Table of Contents
Standard Paper Sizes
We’ve got some answers about standard paper sizes ranging from domestic and international explanations.
In the days after paper was first commercially produced and gained widespread acceptance as a writing material in Europe and the new world, it was manufactured and used according to the whims of the producer and the buyer.
This was all right for a while until the movable-type printing press entered the scene around the 15th century. And then, it became apparent that the large-scale publishing and distribution of paper/books (especially across countries and borders) would only be possible with a uniform paper size.
Nevertheless, not much was done about it, and as a result, important texts like the bible and legal documents varied wildly in size.
History of Paper Sizes
Enter professor Georg Lichtenberg, this German-born experimental physicist, and satirist, was one of the first to propose a workable solution for systematizing paper cut size.
Lichtenberg reckoned that basing paper sizes on an aspect ratio of the square root of 2, like the side of a square and its diagonal, would allow for easy scaling. He recorded this brilliant idea in one of his many unpublished essays and later in a 1786 letter to his friend Johann Beckmann.
Little changed over the next 140 years until another German Nobel Laureate, Wilhelm Ostwald, expanded on Lichtenberg’s earlier idea by linking it to the metric system, using 1 centimeter as the width of the base format.
Sometime in the 1920s, as the German economy struggled amid internal unrest and rising inflation, Dr. Walter Porstmann revisited Lichtenberg’s ideas, combining the world format with the metric area measure: the basic A0 format has an area of one square meter. Porstmann’s work earned the approval of the German Institute for Standardization (DIN) and became known as the DIN 476 standard. The format went on to gain widespread usage around the world during and after WW II.
Common Paper Sizes
A Decision is Reached
Later in peacetime, the search for a standard system of paper formats led to the adoption of the DIN 476 as the international standard (ISO 216) document format in 1975. It is used in almost all countries in the world, with the notable exception of the USA, Canada, Mexico, Peru, Colombia, and the Dominican Republic, among others.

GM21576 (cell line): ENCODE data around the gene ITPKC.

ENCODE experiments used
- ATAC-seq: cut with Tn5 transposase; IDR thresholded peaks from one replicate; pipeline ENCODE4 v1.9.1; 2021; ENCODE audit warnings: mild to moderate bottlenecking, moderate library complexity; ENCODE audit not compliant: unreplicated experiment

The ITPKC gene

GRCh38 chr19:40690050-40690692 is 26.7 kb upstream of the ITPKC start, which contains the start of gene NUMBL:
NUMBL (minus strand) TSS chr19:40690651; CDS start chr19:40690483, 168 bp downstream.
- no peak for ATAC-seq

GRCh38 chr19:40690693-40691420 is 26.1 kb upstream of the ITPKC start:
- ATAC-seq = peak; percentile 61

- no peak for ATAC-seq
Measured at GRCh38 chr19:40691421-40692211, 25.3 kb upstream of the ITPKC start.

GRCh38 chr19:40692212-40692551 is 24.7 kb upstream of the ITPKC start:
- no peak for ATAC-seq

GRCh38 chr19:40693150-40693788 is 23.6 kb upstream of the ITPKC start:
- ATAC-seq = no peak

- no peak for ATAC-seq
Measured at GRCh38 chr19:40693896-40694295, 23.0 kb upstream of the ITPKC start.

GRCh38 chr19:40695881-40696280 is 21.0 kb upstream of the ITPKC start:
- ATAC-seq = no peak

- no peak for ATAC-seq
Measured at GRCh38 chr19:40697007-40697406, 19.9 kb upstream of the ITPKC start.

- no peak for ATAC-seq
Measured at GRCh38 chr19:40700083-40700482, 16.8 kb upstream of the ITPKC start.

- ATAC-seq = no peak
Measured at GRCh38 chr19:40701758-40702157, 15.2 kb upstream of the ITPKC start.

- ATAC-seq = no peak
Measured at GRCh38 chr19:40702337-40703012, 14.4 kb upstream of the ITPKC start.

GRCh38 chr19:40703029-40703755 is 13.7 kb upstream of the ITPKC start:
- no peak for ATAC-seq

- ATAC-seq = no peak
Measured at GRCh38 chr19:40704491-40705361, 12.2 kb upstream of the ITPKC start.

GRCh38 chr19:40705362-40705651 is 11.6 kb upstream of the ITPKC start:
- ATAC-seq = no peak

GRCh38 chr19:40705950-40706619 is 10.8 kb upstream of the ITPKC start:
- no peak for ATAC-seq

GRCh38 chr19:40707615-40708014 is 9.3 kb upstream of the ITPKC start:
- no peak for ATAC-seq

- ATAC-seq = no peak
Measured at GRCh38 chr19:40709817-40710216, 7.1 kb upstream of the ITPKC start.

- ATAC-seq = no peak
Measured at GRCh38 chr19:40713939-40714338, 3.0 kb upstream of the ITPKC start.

ISO paper sizes
Today, ISO 216 governs the size of sheets of paper used for writing paper, cards, most printed documents, and other stationery. Other series in the standard include the B and C series.
The A series is the most popular of the ISO standard paper sizes. All standard paper sizes of this series have a name that consists of an A followed by a number. The larger that number, the smaller the paper. The A4 or letter format is the most widely used paper of this series. (International Standard Paper Sizes)
The main advantage of this simple system is its scaling. Halving paper along the long edge always creates a size with the same width-to-height ratio. e.g., an A4 sheet is made by folding the preceding size A3 in half.
In other words, if you need to scale a printout to half its size, you can perfectly fit two pages onto the original-sized paper. Therefore, an office photocopier or printer can be designed to reduce a page from A3 to A4 or to enlarge a page from A5 to A4.
Some Important Points About the ISO Paper Standard
- Each paper size is exactly half of the area of the next size up.
- The Width–to–Height ratio of all pages is constant.
- It begins at the largest A0 and gets progressively smaller up to A8.
- The A0 has an area of one square meter 0r 841mm x 1189mm (33.1” x 46.8”). Making it 16 times the size of the widely used letter-format paper size.
- The A0 is mostly used for large-format printing jobs in advertising and construction drawings.
- The B series was introduced to cover a broader range of paper sizes, especially where the A series does not provide an adequate format. And it is often used for poster printing.
- The C series is purpose designed for envelopes. For example, an unfolded A4 letter size fits nicely into a C4 envelope. If you fold this letter once to A5 format, it will fit nicely into a C5 envelope.
North American Paper Sizes Has Its Own Standard Paper Sizes
If you live in the US, you may not be familiar with all of these because, as stated earlier, the USA didn’t exactly toe the same line with the rest of the world, preferring to use a different paper standard known as the ANSI. Together with the rest of North America, they use the ANSI standard with the dimensions “Legal” and another called “Letter” (similar to the A4) as the most popular sizes.
Using uniform or standard paper size simplifies processes while saving money and time. So, for example, if all scientific journals adhered to the ISO format, the distribution, filing, and storage of published materials would be significantly simplified. And library shelves would be designed to fit documents precisely without redundant shelf volume.